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Treatment

Feeding Dementia Patients With

DIGNITY

By Roni Caryn Rabin

She would chew away at her food, coughing and sputtering and spitting up but swallowing very little, said her daughter, Cyndy Viveiros. And like many relatives caring for patients with advanced dementia, Ms. Viveiros had to decide whether or not to have a gastric feeding tube inserted. This quandary — which usually arises near the end, when Alzheimer’s begins to destroy the part of the brain that controls eating — is often presented as a stark choice between providing nourishment and withholding it. But social workers advising Ms. Viveiros suggested another option: continuing to have her mother carefully fed by hand, giving her only as much as she wanted and stopping if she started choking or became agitated. “I had this realization — wow — that no matter what we did, Mom was never going to get better,” Ms. Viveiros said. “We were just prolonging the inevitable, and potentially causing more suffering. “Mom was already dying. Alzheimer’s is a terminal disease. There’s no stopping it,” she said. Mrs. DeFelice, of Providence, R.I., died about eight months later.

Doctors are calling this new option in palliative care “comfort feeding only.” In a recent paper in The Journal of the American Geriatrics Society, the authors argue that feeding tubes do not necessarily prolong life in patients with advanced dementia, and that surveys indicate that a vast majority of nursing home residents say they would rather die than live with a feeding tube. But medical orders like “no artificial hydration and nutrition” — used to indicate that the patient should not be given a feeding tube — are often interpreted as “do not feed.” And few people can tolerate the idea that a loved one may be starving to death. Comfort feeding offers another alternative. “We believe careful hand-feeding is a much more humane way of taking care of these people, and preserves the patient’s dignity,” said an author of the paper, Dr. Joan Teno, a professor of community health at Brown University’s medical school. “They can still have that human interaction and intimate contact that comes with being fed. “Just imagine someone interacting with the patient, talking to them, cueing them into eating,” Dr. Teno said, “as opposed to someone walking to the bedside and pouring a bottle of Ensure down the feeding tube.”

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Nancy Berlinger, a bioethics research scholar at the Hastings Center, a research institute in Garrison, N.Y., said the feeding-tube dilemma was “not a choice people tend to want to face with reference to their mother, who probably fed them at an earlier age.” Eating is a pleasurable activity, and feeding is associated with love and nurturing, Dr. Berlinger went on, so the question “Should we put a feeding tube in, or do you want to stop feeding her?” is almost like asking, “Do you love your mother or not?” Feeding tubes are used in about a third of all nursing home residents with advanced dementia, in part because the homes worry they could face regulatory scrutiny if their patients are losing weight. Hand-feeding can also be time-consuming and labor-intensive. In addition, the United States Conference of Catholic Bishops issued a directive last year stating that Catholic health facilities have “an obligation to provide patients with food and water, including medically assisted nutrition and hydration for those who cannot take food orally.”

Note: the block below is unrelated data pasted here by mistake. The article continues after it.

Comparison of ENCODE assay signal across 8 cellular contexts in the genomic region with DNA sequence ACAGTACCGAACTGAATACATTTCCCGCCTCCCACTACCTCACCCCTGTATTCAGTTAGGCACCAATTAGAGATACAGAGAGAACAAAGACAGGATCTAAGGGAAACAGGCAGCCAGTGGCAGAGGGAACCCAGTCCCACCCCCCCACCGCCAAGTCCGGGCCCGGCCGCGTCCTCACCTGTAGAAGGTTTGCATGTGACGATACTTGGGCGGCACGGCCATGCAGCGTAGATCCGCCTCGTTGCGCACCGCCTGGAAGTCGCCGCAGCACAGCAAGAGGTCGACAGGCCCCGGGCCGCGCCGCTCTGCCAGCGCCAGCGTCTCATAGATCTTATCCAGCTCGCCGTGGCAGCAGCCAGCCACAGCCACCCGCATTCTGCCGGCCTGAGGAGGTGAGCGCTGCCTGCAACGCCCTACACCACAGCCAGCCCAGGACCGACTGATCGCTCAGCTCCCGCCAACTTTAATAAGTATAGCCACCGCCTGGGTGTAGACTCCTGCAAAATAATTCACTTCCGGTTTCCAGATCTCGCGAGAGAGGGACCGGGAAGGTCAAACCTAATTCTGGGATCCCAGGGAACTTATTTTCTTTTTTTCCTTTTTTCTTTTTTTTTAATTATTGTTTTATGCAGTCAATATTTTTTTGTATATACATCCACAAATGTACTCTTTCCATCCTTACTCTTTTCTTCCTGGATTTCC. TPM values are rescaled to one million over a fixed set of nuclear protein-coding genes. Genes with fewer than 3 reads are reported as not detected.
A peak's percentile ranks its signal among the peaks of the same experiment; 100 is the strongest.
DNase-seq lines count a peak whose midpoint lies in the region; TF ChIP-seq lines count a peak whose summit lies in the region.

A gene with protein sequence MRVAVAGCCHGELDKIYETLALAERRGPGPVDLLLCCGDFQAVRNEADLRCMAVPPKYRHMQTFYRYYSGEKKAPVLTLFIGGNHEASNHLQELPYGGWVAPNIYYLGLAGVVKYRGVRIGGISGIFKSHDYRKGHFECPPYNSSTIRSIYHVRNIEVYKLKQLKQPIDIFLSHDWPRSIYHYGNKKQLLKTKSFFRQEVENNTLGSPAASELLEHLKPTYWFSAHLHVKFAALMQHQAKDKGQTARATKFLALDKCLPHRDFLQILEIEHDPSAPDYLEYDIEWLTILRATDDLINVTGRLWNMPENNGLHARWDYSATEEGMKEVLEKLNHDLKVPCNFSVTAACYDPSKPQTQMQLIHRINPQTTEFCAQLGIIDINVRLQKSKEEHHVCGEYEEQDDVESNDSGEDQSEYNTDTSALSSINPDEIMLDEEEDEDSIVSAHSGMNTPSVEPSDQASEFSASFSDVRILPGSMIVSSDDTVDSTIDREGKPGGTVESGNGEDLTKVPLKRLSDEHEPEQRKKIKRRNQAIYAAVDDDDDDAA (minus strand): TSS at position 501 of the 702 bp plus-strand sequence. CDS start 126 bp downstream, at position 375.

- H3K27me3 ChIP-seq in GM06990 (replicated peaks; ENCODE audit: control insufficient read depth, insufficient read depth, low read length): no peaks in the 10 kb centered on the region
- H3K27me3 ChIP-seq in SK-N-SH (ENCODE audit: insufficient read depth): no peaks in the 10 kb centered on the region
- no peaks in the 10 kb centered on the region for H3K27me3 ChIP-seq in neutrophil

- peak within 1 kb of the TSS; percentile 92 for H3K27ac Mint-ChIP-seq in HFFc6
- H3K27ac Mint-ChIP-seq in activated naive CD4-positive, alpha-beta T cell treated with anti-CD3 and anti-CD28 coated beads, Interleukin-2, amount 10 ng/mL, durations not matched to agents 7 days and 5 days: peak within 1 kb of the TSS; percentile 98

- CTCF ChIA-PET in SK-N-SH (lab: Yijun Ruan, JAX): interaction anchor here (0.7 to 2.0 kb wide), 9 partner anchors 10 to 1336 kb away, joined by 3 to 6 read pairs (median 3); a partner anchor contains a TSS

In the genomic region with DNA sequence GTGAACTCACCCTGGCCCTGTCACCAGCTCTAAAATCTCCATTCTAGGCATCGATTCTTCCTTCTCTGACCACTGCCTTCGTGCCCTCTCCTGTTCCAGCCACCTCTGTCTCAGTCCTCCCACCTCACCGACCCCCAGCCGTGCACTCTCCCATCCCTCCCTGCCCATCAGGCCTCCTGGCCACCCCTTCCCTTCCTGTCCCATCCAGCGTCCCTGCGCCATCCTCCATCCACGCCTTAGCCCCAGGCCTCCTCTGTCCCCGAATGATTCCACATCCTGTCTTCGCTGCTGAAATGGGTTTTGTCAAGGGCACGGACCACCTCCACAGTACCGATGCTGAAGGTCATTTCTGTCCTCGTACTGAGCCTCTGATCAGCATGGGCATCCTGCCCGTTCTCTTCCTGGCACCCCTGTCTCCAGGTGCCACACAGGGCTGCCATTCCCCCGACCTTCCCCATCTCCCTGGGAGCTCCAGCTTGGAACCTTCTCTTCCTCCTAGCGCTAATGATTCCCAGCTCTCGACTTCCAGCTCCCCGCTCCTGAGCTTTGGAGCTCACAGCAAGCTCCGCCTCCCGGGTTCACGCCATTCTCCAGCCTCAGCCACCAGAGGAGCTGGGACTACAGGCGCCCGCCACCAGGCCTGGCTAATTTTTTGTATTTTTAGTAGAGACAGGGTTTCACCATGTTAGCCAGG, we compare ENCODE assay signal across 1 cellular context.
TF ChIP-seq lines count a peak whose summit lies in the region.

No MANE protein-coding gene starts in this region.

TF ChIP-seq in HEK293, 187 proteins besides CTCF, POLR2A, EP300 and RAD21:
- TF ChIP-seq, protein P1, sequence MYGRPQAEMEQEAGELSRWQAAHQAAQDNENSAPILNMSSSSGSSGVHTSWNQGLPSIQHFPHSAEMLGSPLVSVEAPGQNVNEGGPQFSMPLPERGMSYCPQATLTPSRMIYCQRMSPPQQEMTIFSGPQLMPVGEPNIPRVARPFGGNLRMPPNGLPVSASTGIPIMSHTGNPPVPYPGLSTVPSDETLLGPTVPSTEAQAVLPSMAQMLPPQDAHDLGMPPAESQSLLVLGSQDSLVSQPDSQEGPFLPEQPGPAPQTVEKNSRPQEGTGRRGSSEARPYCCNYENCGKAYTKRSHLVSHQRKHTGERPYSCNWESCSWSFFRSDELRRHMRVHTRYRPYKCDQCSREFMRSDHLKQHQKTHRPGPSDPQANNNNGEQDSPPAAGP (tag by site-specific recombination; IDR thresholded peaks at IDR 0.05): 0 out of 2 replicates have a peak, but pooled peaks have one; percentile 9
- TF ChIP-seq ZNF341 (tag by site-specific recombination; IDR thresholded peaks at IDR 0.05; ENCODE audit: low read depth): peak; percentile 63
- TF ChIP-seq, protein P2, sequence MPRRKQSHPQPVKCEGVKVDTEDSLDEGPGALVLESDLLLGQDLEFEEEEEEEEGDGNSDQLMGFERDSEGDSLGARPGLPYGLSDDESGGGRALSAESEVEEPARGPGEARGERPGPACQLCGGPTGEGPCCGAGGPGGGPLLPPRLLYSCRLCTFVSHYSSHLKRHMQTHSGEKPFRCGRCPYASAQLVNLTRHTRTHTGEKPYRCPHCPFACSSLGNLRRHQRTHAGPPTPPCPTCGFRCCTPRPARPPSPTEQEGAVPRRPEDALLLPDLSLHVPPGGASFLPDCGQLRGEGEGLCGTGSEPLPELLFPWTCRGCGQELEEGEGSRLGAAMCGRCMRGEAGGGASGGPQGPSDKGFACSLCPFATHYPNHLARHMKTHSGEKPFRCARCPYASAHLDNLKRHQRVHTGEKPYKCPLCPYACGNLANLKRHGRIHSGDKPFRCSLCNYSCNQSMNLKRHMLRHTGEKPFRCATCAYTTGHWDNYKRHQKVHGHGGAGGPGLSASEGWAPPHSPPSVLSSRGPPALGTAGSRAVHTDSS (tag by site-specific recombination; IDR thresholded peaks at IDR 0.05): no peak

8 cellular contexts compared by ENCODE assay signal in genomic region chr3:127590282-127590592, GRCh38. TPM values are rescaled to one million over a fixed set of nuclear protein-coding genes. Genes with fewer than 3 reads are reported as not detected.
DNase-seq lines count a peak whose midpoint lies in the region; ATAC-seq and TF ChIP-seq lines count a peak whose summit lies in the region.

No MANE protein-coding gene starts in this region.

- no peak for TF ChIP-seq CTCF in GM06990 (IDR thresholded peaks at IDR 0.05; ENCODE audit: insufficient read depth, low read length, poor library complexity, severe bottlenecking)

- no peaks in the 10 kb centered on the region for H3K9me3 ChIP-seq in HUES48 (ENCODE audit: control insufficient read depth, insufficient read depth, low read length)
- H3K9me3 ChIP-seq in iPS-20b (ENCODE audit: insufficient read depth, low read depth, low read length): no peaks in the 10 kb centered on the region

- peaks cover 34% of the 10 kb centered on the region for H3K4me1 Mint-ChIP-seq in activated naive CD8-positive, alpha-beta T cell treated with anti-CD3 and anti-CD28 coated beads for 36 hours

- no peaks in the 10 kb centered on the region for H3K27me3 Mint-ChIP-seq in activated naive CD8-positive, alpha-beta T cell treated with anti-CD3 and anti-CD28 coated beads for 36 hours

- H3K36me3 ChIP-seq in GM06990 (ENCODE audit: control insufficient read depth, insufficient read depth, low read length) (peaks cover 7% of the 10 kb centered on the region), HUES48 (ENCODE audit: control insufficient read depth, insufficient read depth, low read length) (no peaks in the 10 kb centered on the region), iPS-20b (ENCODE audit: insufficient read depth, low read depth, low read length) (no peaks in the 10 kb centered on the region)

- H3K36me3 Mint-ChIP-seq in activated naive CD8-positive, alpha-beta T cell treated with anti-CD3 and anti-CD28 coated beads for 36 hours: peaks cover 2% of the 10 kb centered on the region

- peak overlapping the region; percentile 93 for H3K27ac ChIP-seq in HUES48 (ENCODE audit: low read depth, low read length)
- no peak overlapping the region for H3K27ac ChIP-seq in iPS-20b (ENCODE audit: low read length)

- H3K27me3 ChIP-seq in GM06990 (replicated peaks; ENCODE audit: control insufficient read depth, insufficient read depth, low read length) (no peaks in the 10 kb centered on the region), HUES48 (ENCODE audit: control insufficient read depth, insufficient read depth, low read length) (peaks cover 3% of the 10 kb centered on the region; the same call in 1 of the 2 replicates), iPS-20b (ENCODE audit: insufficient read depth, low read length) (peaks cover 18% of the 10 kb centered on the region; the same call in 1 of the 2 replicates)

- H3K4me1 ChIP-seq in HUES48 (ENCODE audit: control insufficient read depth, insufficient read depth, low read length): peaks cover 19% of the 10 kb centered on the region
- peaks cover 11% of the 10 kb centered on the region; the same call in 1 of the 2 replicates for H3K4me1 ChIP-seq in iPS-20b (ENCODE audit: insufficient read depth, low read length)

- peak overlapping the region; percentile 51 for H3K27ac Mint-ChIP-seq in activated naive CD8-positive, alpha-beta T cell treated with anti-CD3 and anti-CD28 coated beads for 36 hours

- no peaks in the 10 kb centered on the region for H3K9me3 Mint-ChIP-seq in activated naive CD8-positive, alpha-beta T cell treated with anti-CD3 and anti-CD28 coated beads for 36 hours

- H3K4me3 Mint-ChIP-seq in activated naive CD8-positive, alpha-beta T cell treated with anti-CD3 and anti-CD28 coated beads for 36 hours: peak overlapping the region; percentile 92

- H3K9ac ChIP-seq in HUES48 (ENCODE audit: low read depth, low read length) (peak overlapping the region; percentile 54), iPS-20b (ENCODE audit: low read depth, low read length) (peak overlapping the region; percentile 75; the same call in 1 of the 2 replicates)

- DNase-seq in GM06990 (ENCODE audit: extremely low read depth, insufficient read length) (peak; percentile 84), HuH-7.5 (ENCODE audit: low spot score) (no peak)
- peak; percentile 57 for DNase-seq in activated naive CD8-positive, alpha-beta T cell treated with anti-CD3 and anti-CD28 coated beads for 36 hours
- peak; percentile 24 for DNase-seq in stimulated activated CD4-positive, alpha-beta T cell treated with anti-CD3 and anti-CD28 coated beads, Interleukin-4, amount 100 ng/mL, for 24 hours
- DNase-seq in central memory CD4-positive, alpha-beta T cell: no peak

As many as 5.1 million Americans have Alzheimer’s disease, the most common cause of dementia, and the number is expected to rise as the baby boom generation ages. The disease is progressive and terminal, though it may take years to run its course; it is the sixth leading cause of death in the United States, killing more than 71,000 a year, a figure many experts think is understated. Sometimes the ability to eat is lost in the early stages of Alzheimer’s, not toward the end. Seymour Geffner says it was one of the first signs that something was wrong with Blossom, his wife of 63 years. He started feeding her four years ago, while she went through a series of tests to figure out what was wrong. Now that she lives at Schervier Nursing Care Center in Riverdale, in the Bronx, he spends every day there, hand-feeding her lunch and dinner. Each feeding takes 45 minutes to an hour, said Mr. Geffner, 86.

Yet studies suggest that the tubes do not necessarily prolong survival. Nor do they always prevent aspiration in people who have trouble swallowing, since they are at risk of aspirating their own saliva.

“Some days are better than others,” he said. “The food is puréed, and she doesn’t eat a full meal. But I always give her at least half a banana every day, and strawberries in season.”

Moreover, the tubes can be very uncomfortable, and people with dementia must often be physically restrained or sedated to prevent them from yanking the tubes out.

“The bottom line is she doesn’t go hungry,” he said. “She looks good.”

From The New York Times, © August 3, 2010 The New York Times All rights reserved. Used by permission and protected by the Copyright Laws of the United States. The printing, copying, redistribution, or retransmission of the Material without express written permission is prohibited. Photos published here did not run with the original New York Times article.

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Feeding Patients with Dignity